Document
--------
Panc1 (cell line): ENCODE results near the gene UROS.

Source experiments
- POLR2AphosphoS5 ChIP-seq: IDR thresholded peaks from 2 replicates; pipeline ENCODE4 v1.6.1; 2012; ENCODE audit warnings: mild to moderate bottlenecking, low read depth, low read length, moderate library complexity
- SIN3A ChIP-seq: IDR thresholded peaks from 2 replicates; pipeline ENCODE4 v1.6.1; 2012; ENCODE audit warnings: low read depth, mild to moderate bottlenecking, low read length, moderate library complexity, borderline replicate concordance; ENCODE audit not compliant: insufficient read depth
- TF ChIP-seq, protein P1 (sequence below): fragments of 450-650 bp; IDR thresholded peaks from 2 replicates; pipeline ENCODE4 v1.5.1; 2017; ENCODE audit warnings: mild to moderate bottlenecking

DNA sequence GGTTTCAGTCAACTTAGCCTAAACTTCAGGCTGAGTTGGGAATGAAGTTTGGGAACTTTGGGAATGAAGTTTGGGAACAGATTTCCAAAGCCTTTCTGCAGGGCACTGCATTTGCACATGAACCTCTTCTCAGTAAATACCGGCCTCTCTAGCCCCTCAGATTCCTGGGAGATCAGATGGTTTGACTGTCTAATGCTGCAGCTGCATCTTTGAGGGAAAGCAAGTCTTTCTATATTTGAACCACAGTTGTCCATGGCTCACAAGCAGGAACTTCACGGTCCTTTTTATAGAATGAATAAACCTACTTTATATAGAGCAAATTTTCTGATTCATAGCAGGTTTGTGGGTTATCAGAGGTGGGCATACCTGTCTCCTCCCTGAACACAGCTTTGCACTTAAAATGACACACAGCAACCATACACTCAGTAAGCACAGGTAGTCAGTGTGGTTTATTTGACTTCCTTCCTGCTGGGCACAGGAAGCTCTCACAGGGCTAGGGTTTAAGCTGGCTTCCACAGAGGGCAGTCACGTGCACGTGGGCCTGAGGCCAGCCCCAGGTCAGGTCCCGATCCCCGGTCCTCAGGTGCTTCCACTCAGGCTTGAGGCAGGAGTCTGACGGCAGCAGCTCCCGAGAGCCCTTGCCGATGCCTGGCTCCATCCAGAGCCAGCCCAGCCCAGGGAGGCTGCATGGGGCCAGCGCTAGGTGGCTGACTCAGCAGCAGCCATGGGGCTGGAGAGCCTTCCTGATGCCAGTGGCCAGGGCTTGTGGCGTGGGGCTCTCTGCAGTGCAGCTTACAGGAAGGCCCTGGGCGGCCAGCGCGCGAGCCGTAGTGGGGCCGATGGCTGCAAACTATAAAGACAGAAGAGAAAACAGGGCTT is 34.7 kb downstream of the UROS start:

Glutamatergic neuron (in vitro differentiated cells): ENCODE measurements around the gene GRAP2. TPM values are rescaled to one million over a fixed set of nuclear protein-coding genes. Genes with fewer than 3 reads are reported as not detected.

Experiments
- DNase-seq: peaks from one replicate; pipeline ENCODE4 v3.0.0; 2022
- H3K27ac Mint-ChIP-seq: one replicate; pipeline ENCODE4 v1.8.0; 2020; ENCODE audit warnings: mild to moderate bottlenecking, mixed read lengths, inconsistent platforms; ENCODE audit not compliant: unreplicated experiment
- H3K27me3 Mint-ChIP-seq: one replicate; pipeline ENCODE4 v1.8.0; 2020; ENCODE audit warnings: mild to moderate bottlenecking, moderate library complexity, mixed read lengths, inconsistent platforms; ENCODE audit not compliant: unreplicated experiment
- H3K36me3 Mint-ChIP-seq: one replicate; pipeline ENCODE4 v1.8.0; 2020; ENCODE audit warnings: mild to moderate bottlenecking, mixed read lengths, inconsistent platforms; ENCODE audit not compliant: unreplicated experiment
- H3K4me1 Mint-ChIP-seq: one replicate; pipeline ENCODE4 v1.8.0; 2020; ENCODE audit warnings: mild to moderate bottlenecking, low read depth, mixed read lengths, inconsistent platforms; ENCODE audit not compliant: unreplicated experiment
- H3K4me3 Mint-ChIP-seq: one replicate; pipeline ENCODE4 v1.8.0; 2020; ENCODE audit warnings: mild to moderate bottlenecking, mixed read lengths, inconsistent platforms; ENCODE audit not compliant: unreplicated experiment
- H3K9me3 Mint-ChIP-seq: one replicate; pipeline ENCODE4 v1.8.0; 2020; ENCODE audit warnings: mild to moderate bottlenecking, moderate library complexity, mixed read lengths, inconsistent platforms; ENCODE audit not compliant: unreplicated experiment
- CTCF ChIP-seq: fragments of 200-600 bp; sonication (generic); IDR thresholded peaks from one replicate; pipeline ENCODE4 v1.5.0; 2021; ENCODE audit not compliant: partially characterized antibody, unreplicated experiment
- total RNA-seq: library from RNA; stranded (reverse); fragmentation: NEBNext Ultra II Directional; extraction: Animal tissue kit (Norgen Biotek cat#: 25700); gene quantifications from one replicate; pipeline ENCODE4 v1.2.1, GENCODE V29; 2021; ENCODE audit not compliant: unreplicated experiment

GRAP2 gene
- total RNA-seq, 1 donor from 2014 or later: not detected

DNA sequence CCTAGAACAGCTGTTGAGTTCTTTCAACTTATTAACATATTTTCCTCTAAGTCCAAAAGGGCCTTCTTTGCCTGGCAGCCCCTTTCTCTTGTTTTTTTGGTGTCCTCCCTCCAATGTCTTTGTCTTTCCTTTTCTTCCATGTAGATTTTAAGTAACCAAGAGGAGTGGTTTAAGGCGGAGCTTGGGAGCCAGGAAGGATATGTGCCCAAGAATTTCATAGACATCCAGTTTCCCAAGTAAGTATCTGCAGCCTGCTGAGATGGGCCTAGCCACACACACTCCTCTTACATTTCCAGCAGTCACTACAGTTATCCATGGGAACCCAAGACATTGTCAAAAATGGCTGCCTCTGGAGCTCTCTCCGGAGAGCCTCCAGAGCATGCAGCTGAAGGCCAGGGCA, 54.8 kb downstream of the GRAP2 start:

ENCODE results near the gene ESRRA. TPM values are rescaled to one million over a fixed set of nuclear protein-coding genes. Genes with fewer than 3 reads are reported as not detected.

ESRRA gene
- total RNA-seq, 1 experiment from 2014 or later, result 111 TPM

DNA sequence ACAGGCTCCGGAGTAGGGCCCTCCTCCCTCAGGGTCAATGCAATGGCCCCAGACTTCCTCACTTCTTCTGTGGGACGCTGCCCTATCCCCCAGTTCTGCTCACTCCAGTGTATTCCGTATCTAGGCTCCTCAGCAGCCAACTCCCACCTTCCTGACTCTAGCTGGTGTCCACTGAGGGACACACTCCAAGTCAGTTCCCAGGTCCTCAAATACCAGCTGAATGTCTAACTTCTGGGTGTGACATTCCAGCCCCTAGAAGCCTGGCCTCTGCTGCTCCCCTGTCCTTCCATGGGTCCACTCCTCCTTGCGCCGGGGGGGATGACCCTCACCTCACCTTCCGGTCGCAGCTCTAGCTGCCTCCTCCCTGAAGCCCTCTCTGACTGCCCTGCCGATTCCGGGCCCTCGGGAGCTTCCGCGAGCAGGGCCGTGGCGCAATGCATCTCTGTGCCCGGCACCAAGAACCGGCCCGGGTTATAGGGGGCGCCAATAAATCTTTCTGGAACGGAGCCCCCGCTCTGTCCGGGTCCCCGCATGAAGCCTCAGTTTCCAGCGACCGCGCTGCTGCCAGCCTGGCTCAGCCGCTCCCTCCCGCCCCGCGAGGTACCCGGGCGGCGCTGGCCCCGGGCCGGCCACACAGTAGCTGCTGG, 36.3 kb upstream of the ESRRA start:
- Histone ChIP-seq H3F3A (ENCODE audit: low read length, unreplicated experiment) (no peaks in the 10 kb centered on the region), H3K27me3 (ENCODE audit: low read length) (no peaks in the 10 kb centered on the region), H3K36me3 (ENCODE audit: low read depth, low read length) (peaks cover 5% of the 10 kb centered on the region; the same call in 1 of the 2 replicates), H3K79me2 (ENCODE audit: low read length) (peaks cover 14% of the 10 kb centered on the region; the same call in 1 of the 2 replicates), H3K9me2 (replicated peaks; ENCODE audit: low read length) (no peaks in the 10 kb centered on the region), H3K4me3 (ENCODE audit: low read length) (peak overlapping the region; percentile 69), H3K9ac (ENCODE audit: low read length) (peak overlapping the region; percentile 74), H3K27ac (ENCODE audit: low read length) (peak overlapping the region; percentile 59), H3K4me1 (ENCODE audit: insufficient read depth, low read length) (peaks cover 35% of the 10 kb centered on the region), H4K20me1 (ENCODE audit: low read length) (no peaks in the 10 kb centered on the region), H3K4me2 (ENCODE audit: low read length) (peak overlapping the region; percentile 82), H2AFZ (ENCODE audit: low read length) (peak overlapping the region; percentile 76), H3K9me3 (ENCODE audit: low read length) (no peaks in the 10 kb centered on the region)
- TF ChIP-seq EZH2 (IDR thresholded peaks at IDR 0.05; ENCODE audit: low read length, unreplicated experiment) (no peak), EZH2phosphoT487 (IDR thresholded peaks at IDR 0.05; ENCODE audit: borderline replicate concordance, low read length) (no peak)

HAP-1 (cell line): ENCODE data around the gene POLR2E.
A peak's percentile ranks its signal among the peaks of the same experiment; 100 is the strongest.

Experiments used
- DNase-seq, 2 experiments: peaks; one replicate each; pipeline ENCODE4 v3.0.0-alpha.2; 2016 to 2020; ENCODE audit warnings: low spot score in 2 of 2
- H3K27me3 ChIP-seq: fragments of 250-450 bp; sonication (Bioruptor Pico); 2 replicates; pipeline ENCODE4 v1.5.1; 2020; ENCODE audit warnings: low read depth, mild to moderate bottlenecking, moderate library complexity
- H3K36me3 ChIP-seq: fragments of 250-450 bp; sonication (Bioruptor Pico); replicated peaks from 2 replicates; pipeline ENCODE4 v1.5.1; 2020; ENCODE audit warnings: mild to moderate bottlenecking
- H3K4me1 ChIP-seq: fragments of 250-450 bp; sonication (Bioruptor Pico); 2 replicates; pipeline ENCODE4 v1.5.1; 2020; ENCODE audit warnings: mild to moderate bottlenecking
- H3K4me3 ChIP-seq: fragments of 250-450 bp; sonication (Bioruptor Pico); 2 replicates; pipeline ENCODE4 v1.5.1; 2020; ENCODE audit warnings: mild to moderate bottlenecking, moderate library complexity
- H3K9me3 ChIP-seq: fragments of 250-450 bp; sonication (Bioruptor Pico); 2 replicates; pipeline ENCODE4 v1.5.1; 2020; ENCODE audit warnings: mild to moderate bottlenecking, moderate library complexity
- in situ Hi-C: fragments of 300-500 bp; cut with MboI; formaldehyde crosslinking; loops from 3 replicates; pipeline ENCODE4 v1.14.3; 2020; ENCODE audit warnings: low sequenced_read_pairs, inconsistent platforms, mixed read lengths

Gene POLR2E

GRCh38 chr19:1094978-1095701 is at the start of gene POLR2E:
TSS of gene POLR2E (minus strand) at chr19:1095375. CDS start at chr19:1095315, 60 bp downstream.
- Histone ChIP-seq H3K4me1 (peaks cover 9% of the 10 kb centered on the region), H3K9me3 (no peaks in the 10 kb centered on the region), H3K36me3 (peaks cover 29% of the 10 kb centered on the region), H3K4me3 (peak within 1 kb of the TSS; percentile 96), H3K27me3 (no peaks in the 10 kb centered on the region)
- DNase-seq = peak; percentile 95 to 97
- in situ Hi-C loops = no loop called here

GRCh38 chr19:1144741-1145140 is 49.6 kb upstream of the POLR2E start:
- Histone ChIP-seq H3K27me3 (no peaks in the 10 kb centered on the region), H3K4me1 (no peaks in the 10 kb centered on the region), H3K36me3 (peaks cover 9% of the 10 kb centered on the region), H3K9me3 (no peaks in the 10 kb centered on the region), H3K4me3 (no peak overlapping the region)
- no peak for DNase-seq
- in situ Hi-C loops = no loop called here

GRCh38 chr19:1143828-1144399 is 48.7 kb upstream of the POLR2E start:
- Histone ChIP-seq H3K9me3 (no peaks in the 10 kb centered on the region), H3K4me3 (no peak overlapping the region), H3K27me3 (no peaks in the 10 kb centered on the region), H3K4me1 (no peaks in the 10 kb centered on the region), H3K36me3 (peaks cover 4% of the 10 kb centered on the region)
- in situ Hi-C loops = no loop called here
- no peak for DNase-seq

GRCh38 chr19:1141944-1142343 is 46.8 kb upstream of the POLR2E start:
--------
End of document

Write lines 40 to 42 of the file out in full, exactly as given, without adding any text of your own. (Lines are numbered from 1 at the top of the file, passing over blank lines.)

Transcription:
- Histone ChIP-seq H3K4me1 (peaks cover 9% of the 10 kb centered on the region), H3K9me3 (no peaks in the 10 kb centered on the region), H3K36me3 (peaks cover 29% of the 10 kb centered on the region), H3K4me3 (peak within 1 kb of the TSS; percentile 96), H3K27me3 (no peaks in the 10 kb centered on the region)
- DNase-seq = peak; percentile 95 to 97
- in situ Hi-C loops = no loop called here